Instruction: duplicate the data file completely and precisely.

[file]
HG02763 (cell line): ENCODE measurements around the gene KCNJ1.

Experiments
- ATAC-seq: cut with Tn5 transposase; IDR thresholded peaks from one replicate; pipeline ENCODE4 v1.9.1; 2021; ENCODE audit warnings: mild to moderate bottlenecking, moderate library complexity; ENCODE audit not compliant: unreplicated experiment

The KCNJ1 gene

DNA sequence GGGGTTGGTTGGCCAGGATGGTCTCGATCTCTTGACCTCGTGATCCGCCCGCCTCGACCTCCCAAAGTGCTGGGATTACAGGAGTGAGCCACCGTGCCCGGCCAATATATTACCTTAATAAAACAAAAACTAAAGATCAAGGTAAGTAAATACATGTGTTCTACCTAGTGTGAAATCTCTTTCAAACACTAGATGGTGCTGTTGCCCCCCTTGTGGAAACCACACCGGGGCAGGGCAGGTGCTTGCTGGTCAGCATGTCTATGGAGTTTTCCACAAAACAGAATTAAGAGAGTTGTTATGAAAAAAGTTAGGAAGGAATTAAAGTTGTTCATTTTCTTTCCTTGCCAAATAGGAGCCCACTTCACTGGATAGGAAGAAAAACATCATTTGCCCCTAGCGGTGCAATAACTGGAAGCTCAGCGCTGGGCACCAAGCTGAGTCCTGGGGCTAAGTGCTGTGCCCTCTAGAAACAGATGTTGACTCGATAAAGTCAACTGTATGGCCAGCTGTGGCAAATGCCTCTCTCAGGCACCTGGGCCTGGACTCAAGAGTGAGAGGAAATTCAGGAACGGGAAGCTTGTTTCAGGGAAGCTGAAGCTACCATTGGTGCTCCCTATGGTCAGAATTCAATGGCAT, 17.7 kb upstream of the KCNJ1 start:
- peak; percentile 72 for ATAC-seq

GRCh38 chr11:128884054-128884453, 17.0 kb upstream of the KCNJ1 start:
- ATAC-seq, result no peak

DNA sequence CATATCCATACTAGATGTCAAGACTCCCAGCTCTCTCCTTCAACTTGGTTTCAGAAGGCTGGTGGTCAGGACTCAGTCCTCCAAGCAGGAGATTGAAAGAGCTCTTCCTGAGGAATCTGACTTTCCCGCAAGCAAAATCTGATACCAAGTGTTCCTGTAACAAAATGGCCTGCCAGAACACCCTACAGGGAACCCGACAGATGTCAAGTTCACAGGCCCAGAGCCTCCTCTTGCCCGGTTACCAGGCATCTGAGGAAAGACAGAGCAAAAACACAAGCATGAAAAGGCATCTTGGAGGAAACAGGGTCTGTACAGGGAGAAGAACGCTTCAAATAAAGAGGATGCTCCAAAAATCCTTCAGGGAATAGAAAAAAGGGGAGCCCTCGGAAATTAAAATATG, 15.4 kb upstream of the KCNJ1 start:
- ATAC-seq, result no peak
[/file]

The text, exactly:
HG02763 (cell line): ENCODE measurements around the gene KCNJ1.

Experiments
- ATAC-seq: cut with Tn5 transposase; IDR thresholded peaks from one replicate; pipeline ENCODE4 v1.9.1; 2021; ENCODE audit warnings: mild to moderate bottlenecking, moderate library complexity; ENCODE audit not compliant: unreplicated experiment

The KCNJ1 gene

DNA sequence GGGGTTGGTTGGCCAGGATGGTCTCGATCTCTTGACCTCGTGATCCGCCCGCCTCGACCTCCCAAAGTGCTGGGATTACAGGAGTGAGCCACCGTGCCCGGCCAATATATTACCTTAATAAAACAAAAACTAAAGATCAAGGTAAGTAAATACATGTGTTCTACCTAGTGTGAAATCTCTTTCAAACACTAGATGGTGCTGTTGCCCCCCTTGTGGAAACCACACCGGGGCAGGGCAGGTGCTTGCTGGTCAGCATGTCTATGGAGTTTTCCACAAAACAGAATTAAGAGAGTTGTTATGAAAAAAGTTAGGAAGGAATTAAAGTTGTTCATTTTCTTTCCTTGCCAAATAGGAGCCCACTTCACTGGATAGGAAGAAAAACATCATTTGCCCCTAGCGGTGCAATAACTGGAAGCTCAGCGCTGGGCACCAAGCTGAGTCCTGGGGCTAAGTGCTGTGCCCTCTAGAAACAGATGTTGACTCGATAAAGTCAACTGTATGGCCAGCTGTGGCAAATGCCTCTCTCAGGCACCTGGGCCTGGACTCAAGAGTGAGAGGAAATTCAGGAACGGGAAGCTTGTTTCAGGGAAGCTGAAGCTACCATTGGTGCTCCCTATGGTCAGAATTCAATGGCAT, 17.7 kb upstream of the KCNJ1 start:
- peak; percentile 72 for ATAC-seq

GRCh38 chr11:128884054-128884453, 17.0 kb upstream of the KCNJ1 start:
- ATAC-seq, result no peak

DNA sequence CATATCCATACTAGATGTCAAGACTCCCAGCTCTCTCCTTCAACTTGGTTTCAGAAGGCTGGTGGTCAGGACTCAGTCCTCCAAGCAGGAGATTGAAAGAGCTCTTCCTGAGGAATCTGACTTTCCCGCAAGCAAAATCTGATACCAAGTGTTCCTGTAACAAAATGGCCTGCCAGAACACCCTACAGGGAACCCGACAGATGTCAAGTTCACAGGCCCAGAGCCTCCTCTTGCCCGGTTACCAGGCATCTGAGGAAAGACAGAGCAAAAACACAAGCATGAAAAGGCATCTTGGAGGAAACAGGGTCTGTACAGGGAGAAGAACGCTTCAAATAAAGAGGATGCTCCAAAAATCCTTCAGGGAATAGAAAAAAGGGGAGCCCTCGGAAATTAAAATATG, 15.4 kb upstream of the KCNJ1 start:
- ATAC-seq, result no peak